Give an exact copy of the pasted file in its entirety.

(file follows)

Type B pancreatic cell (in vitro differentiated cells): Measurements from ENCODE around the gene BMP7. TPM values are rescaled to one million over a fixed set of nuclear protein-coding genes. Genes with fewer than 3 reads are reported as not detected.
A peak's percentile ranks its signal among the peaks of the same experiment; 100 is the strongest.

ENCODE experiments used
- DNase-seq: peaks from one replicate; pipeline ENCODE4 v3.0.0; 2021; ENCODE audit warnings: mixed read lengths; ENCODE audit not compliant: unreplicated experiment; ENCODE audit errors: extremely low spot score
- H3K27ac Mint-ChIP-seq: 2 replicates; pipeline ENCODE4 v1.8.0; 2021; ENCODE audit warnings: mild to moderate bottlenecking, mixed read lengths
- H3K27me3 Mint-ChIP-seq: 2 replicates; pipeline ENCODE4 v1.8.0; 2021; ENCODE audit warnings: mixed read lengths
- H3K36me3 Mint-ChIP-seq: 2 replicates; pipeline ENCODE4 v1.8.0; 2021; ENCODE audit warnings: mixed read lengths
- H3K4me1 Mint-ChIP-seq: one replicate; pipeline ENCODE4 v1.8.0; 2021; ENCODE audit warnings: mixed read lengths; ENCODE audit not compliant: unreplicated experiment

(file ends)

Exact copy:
Type B pancreatic cell (in vitro differentiated cells): Measurements from ENCODE around the gene BMP7. TPM values are rescaled to one million over a fixed set of nuclear protein-coding genes. Genes with fewer than 3 reads are reported as not detected.
A peak's percentile ranks its signal among the peaks of the same experiment; 100 is the strongest.

ENCODE experiments used
- DNase-seq: peaks from one replicate; pipeline ENCODE4 v3.0.0; 2021; ENCODE audit warnings: mixed read lengths; ENCODE audit not compliant: unreplicated experiment; ENCODE audit errors: extremely low spot score
- H3K27ac Mint-ChIP-seq: 2 replicates; pipeline ENCODE4 v1.8.0; 2021; ENCODE audit warnings: mild to moderate bottlenecking, mixed read lengths
- H3K27me3 Mint-ChIP-seq: 2 replicates; pipeline ENCODE4 v1.8.0; 2021; ENCODE audit warnings: mixed read lengths
- H3K36me3 Mint-ChIP-seq: 2 replicates; pipeline ENCODE4 v1.8.0; 2021; ENCODE audit warnings: mixed read lengths
- H3K4me1 Mint-ChIP-seq: one replicate; pipeline ENCODE4 v1.8.0; 2021; ENCODE audit warnings: mixed read lengths; ENCODE audit not compliant: unreplicated experiment